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Misuse of pharmaceuticals

Published 20 December 2005. Updated 1 June 2009.

Medicinal substances that affect the nervous system and emotions often have adverse effects in addition to the curing effect that they are used for. Especially problematic are sedatives and sleeping pills, like benzodiazepines and barbiturates. Adverse effects can also be caused by pain killers, like morphine derivatives, that affect the central nervous system, diet pills i.e. amphetamine-like substances, some cough mixtures that contain codeine and/or ephedrine, and certain medicines that affect the intestinal functions and contain opium. Simultaneous use of alcohol and barbiturates or alcohol and propoxyphene can even be fatal.

In order to prevent the misuse of these medicines their availability is controlled by doctors. In spite of this, studies reveal that the misuse of prescription medication is common. Some of the misusers do not use medicines according to the specifications of the prescription and may therefore risk their health, while others abuse prescription medication to become intoxicated.

It is hazardous to your health to for example take antibiotics “just in case”, not to finish your course of medication because the symptoms have been alleviated, and to overuse pain killers. The habitual use of sleeping pills and sedatives can also lead you to exceed the prescribed dosage as your addiction to them increases.

Pharmaceutical abuse refers to more or less conscious use of sedatives or other medicines in order to become intoxicated. Medicines (usually an overdose) are taken for example together with alcohol or other intoxicants. Medicines that are intended to be taken orally may be extracted and used intravenously. It is also commonplace to snuff pills that are intended to be melted under the tongue.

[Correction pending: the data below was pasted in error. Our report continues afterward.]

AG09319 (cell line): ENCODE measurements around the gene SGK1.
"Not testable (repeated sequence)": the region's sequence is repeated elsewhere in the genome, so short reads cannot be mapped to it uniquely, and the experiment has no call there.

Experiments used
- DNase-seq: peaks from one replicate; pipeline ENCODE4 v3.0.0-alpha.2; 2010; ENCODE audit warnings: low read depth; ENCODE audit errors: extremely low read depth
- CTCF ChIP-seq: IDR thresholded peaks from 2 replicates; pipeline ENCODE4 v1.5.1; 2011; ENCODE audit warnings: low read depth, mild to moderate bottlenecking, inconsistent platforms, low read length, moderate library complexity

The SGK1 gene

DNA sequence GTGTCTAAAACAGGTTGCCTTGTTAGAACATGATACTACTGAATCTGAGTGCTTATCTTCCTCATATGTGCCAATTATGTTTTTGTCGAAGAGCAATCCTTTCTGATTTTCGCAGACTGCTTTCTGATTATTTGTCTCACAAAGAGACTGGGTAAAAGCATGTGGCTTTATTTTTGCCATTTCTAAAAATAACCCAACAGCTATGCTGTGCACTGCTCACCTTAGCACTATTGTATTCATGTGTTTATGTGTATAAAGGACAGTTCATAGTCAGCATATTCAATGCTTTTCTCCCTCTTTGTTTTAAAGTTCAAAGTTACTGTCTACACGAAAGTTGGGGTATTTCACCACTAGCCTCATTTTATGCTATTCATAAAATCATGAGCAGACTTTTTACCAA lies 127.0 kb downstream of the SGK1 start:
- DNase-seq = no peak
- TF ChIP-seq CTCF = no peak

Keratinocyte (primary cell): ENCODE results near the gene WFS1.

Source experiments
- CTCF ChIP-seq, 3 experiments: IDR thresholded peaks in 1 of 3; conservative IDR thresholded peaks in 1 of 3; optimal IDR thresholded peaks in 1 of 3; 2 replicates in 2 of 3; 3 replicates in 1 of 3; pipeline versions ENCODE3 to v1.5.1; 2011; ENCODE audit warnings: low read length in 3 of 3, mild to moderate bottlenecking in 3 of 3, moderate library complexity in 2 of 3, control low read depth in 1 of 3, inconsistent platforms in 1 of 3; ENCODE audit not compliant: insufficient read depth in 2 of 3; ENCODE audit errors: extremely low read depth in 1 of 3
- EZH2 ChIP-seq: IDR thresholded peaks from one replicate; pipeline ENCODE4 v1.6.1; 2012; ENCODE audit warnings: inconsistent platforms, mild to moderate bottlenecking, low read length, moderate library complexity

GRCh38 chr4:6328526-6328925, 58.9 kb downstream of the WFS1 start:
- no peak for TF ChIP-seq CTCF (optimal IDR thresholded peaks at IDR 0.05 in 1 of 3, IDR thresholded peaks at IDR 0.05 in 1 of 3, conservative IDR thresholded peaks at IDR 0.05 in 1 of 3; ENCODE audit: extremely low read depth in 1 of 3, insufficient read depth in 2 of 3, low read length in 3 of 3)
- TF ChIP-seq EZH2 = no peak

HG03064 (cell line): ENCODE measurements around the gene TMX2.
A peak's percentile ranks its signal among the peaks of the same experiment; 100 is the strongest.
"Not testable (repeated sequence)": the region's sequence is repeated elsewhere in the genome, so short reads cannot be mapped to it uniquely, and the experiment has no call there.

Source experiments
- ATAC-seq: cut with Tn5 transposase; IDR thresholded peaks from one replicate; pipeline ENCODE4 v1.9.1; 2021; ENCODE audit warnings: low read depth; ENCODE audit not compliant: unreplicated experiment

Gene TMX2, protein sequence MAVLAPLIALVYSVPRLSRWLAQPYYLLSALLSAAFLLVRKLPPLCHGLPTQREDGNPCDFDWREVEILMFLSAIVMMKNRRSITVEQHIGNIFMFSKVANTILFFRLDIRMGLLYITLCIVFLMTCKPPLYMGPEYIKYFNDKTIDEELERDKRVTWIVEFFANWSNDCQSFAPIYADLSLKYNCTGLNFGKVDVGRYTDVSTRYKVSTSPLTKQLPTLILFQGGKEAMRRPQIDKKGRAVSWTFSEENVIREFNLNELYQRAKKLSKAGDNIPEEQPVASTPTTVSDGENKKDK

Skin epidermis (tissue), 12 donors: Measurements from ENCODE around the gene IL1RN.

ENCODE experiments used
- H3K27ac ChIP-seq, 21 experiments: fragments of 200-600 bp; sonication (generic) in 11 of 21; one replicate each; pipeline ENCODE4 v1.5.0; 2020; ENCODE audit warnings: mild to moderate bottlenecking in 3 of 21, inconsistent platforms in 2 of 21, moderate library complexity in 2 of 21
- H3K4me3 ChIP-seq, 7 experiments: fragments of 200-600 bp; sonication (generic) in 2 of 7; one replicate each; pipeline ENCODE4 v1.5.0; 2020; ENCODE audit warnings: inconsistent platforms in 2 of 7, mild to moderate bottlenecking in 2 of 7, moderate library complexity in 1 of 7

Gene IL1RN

Pharmaceutical abuse is part of a difficult intoxicant problem that often includes also the use of alcohol. The cause of abuse of medicines or a pharmaceutical addiction may also be a drug problem. Especially those users of intoxicants who are addicted to opiates may seek to replace heroin and to alleviate withdrawal symptoms with medicines that contain opiates.

The risk of accidental death among pharmaceutical abusers is high. When the abuse is no longer under control, there is little the addict himself can do in order to break the circle. You can find professional help for problems with pharmaceuticals at youth centres, A-Clinics and some special clinics like the drug clinic at the Helsinki University Central Hospital.

Antti Holopainen
Medical superintendent,
Järvenpää Addiction Hospital